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Gaining an Understanding of Osteoporosis
By John C. Pammer Jr., D.C., D.A.C.B.R
There are two types of osteoporosis: primary and secondary. What determines the existence of either type is the amount of calcium left in the skeleton and whether it places a person at risk for fracture.
Primary osteoporosis can consist of high- and low-turnover osteoporosis. High-turnover osteoporosis (sometimes called type I) occurs in 5 to 20 percent of women, most often between the ages of 50 and 75. This is associated with vertebral fractures and fractures of the hip, wrist or forearm caused by falls or minor accidents. Women have a higher risk for type I osteoporosis than men. Low-turnover osteoporosis (also known as type II or age-related, senile osteoporosis) results when the process of re-absorption and formation of bone are no longer coordinated. Bone breakdown then overcomes bone building.
Secondary osteoporosis, in contrast, is caused by conditions and medications such as: Corticosteroids used by more than 30 million Americans (also called glucocorticoids or steroids). Diuretics, which are used to treat high blood pressure, have different effects on osteoporosis, depending on the type. Loop diuretics, such as furosemide (Lasix), increase the kidneys’ excretion of calcium. Thiazide diuretics protect against bone loss, but this protective effect ends after use is discontinued. Contraceptives that use progestin without estrogen (such as Depo-Provera injection or other progestin-based contraceptives) can cause loss of bone density. Other medications, such as anti-seizure drugs, can increase the risk for bone loss, as can the bloodthinning drug heparin, and hormonal drugs that suppress estrogen. Proton pump inhibitors, which are used to treat gastroesophageal reflux disease (heartburn), may also increase the risk for bone loss and hip fractures. Medical conditions including alcoholism, diabetes, hyperthyroidism, epilepsy, chronic liver or kidney disease, Crohn’s disease, celiac disease, scurvy, rheumatoid arthritis, leukemia, cirrhosis, gastrointestinal diseases, vitamin D deficiency, lymphoma, hyperparathyroidism, and rare genetic disorders such as Marfan and Ehlers-Danlo’s syndrome all increase the risk for bone loss.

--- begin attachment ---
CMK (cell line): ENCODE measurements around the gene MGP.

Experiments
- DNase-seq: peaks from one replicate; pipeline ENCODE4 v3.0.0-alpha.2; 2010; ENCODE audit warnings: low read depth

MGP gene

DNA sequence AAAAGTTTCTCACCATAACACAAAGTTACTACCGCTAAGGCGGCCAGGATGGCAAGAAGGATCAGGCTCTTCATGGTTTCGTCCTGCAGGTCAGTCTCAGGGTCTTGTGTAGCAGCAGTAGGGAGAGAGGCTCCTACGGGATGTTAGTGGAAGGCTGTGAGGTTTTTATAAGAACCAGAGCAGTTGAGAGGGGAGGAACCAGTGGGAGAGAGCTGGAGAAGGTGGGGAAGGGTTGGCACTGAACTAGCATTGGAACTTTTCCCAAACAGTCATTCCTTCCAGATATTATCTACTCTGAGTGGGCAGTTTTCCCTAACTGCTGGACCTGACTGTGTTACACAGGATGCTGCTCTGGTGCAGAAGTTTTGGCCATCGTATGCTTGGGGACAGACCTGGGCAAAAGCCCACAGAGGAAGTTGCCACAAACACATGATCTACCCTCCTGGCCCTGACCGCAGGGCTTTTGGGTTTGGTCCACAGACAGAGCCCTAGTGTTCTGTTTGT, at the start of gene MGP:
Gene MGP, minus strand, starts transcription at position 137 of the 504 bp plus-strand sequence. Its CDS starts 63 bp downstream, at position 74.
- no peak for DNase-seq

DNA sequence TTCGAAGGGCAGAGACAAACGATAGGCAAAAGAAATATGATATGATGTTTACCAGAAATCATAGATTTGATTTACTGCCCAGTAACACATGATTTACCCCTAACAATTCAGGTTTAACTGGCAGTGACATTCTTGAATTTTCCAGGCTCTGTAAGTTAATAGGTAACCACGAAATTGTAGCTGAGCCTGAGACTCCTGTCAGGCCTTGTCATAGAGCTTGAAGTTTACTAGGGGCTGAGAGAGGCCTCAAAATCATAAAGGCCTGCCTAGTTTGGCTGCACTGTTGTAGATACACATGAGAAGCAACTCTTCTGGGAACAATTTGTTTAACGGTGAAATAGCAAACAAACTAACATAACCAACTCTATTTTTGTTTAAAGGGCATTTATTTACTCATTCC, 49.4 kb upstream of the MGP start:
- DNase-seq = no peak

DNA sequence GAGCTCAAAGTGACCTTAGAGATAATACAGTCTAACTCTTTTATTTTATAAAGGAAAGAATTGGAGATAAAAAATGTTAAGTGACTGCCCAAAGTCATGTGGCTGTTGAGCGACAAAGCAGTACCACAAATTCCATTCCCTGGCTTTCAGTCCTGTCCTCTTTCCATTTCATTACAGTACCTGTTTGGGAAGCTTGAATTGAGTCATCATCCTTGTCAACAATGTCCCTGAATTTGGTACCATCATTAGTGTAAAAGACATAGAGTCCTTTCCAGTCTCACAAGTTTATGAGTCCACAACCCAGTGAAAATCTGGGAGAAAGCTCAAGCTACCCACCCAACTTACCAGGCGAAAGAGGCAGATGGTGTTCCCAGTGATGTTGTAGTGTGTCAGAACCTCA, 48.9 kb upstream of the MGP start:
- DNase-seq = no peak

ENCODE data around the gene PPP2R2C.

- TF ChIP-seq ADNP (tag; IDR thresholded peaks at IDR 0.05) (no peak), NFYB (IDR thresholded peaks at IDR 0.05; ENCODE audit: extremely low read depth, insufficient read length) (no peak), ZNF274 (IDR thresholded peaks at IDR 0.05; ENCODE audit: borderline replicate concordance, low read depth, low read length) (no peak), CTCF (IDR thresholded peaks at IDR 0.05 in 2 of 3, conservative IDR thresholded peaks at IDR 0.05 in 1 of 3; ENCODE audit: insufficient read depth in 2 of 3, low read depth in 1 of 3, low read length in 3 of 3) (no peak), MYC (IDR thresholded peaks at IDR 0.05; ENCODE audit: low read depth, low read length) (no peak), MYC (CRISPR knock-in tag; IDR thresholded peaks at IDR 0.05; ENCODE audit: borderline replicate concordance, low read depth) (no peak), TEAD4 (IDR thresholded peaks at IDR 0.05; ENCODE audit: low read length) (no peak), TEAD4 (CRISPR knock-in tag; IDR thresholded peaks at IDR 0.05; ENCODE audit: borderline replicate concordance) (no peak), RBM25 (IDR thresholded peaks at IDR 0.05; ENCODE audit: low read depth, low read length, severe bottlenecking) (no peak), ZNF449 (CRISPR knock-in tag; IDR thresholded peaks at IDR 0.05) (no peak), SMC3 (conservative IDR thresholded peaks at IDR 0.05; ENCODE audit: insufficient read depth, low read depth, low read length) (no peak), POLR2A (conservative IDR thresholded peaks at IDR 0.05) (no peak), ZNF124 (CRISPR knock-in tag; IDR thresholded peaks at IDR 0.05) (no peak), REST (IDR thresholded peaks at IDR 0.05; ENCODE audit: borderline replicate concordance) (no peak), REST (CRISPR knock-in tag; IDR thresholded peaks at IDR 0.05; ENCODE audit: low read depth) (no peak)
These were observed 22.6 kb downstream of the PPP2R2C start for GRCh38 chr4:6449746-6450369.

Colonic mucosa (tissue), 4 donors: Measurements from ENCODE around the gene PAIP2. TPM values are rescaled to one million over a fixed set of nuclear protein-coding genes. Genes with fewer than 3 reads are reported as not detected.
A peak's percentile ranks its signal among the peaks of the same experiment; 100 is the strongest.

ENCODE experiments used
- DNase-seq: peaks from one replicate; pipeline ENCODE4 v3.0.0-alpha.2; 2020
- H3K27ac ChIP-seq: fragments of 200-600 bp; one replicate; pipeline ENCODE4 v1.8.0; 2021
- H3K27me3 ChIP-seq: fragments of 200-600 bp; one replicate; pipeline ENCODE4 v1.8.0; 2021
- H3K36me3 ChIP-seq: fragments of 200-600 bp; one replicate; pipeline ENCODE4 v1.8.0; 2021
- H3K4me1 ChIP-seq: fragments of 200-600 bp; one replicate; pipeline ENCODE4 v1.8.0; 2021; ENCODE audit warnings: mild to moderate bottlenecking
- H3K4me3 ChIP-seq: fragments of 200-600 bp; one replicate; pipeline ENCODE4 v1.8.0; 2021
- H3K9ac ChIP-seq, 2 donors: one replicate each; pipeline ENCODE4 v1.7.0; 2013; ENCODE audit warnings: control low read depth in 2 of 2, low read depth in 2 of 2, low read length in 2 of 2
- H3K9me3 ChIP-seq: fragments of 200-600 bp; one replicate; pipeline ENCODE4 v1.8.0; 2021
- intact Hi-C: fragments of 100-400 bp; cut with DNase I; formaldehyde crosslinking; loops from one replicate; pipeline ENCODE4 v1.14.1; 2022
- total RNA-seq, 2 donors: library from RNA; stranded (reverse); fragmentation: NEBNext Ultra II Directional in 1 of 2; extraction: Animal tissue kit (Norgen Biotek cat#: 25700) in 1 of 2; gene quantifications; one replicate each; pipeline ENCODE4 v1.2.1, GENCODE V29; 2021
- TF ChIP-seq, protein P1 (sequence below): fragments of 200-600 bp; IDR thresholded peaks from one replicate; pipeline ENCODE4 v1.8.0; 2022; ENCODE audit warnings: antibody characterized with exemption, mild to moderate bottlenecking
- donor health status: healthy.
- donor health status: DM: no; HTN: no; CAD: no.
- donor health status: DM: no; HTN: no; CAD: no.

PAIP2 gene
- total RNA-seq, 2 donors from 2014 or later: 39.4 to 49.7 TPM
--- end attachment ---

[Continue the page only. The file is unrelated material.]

All too often, osteoporosis becomes apparent in dramatic fashion: A fracture of a vertebra, hip, forearm or any bony site if sufficient bone mass is lost. These fractures frequently occur after minor trauma, such as bending, lifting, jumping or falling. Pain, disfigurement and debilitation are common in the latter stages of the disease. Early spinal compression fractures may go undetected for a long time, but after a large percentage of calcium has been lost, the vertebrae in the spine start to collapse, gradually causing a stooped posture called kyphosis, or a “dowager’s hump.” Although this is usually painless, patients may lose as much as six inches in height.
There are a number of factors that predispose a person to osteoporosis;